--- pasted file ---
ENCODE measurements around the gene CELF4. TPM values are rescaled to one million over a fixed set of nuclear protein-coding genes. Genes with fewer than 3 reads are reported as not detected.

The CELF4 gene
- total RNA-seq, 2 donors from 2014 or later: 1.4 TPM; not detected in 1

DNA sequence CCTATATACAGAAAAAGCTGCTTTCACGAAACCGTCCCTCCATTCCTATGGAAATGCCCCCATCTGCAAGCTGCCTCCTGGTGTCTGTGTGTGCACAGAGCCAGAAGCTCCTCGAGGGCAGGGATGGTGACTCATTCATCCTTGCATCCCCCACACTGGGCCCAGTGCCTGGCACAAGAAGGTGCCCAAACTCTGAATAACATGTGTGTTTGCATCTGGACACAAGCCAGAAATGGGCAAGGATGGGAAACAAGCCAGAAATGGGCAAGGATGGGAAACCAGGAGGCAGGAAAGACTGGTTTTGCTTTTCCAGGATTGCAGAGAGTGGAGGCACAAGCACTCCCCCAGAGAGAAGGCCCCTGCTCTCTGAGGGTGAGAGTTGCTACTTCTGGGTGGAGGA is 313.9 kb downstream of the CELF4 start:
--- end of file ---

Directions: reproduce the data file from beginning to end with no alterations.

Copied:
ENCODE measurements around the gene CELF4. TPM values are rescaled to one million over a fixed set of nuclear protein-coding genes. Genes with fewer than 3 reads are reported as not detected.

The CELF4 gene
- total RNA-seq, 2 donors from 2014 or later: 1.4 TPM; not detected in 1

DNA sequence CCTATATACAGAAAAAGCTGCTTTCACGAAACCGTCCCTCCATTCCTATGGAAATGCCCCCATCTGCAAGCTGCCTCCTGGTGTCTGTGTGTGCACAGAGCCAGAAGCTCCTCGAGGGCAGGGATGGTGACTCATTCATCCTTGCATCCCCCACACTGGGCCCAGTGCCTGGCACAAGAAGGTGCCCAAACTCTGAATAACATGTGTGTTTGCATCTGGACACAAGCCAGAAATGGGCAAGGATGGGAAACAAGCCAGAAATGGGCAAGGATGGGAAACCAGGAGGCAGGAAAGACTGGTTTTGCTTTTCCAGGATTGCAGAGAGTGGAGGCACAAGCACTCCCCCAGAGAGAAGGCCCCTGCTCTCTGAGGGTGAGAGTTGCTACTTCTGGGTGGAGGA is 313.9 kb downstream of the CELF4 start: